We and our communities live on through the stories that are told so it is important that we teach ourselves the stories both new and old. The new stories are grown out of the old; we learn from our mistakes only if we are aware of the mistakes of others in the community.

Sunday, October 21, 2007

Have You Done Your Part Today?

Have you done your part to help enhance the civic space today? Have you introduced someone you know to someone else you know because you feel the two of them or the three of you have something in common? Have you thought about how two entrepreneurial people you know might benefit from talking with each other and actually done something about it?

If not, send an email introduction today and then follow it up with a contact of your own. Help your friends and acquaintances tell and spread their stories. Grow your collaborative network and enhance the quality connected place we know our community to be. Help make the box bigger; save others from working on their own outside the box.

Friday, October 12, 2007

National Revenue Sharing

There has been considerable talk and and some implementation in Northeast Ohio of revenue sharing among communities when companies relocate. How about looking beyond the smaller region and look nationally or even globally and share tax revenue with communities that lose businesses to the Midwest due a shortage of water (the most precious of resources next to air and brains)?

As time goes on and some resources become less available (water, coal, petroleum, minerals, etc) there will be greater pressure brought to bear to provide the diminishing resources to those with the most money making the resources less available for those with the least money. Such practices remove the community resources from one community replacing them with money in the hands of a limited powerful elite.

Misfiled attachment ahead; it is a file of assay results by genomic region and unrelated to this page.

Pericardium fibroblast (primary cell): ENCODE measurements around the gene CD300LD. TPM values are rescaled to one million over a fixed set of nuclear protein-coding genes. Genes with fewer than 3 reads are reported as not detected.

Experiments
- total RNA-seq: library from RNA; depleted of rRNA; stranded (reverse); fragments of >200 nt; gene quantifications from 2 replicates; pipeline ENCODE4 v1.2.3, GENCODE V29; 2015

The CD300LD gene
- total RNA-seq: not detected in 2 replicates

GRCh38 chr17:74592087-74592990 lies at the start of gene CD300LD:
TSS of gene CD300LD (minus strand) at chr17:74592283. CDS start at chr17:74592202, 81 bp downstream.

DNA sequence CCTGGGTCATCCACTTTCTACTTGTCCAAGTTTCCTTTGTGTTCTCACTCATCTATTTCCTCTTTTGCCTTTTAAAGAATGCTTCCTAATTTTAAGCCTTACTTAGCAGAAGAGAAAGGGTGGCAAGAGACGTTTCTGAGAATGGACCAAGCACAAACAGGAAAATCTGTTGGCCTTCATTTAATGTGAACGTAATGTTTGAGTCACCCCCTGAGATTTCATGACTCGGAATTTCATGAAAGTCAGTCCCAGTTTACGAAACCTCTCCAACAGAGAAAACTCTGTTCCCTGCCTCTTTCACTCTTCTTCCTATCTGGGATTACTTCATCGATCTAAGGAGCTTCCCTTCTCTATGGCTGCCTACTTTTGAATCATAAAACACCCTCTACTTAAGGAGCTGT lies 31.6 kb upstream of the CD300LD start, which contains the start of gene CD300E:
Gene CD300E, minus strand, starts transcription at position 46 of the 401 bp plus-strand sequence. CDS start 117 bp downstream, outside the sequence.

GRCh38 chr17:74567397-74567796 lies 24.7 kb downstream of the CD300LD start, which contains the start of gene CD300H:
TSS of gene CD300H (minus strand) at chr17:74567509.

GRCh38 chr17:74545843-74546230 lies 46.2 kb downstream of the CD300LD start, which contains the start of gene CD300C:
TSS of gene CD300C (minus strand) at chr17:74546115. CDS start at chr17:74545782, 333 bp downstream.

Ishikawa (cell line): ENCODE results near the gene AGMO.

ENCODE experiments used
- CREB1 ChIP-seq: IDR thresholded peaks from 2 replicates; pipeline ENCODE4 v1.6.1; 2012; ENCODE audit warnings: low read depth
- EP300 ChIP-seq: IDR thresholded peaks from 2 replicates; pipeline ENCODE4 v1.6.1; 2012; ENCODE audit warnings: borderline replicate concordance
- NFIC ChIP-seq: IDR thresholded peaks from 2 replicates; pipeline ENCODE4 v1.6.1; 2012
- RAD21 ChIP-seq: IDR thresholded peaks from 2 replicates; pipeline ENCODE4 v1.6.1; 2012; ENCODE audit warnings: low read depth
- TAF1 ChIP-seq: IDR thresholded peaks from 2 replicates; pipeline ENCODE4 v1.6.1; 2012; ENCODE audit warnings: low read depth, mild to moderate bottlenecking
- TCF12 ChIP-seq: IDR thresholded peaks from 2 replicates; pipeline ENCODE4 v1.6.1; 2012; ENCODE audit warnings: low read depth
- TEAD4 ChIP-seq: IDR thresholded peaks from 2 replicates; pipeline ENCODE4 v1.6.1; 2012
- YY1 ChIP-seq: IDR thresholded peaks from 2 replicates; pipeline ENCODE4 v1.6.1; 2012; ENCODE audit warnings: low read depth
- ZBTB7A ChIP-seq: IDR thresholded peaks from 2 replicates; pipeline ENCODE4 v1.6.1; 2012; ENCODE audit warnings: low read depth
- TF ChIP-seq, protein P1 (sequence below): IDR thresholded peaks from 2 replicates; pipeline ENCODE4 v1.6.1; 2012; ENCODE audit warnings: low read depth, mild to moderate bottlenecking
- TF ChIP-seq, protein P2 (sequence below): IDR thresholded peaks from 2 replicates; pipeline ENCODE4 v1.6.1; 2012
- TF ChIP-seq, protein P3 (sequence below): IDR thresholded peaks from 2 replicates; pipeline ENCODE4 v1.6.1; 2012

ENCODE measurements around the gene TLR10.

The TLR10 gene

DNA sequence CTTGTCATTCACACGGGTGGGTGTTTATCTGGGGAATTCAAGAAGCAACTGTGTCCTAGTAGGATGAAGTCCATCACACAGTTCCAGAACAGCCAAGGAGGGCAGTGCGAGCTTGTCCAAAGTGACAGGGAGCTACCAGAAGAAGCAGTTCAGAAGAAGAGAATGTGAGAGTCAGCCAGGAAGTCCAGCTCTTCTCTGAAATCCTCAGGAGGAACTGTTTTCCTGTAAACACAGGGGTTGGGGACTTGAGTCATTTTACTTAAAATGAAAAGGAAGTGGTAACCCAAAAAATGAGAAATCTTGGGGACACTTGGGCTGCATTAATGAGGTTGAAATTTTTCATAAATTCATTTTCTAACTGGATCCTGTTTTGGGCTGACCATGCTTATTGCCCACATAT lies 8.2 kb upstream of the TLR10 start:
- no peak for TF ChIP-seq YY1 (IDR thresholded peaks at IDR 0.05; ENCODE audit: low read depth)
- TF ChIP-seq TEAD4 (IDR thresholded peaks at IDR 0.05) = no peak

The Midwest at one time was referred to as the rust belt but is now the water belt. If Georgia and the Southwest want water and are willing to pay for it, how can we encourage the recycling of the Midwest water in the Midwest by having those dry communities meet their needs by moving their companies and residents to the Midwest?

We need to encourage keeping the Midwest water in the Midwest rather than shipping it away to the South and West.

Economic Development: Thinking With Our Brains and Hearts

In a recent email to a researcher in economic development I wrote of my definition of economic development. My definition, as are open source technology and practices, is ever evolving. I see Economic Development as the linking and leveraging of assets (money, brain power, quality places) to sustain and increase the amount of "good assets" (assets flowing into the community from outside the community) and to reduce the amount of "bad assets" (assets flowing out of the community) as well as to increase the speed of the assets moving within the community and the speed with which the community positively responds to negative changes. The same would hold true no matter what the geographic constraints.